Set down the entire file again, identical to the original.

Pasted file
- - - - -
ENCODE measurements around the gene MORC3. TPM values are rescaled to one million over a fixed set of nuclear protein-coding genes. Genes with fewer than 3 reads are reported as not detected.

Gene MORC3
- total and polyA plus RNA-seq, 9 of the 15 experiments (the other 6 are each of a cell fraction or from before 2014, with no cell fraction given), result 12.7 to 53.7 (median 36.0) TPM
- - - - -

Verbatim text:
ENCODE measurements around the gene MORC3. TPM values are rescaled to one million over a fixed set of nuclear protein-coding genes. Genes with fewer than 3 reads are reported as not detected.

Gene MORC3
- total and polyA plus RNA-seq, 9 of the 15 experiments (the other 6 are each of a cell fraction or from before 2014, with no cell fraction given), result 12.7 to 53.7 (median 36.0) TPM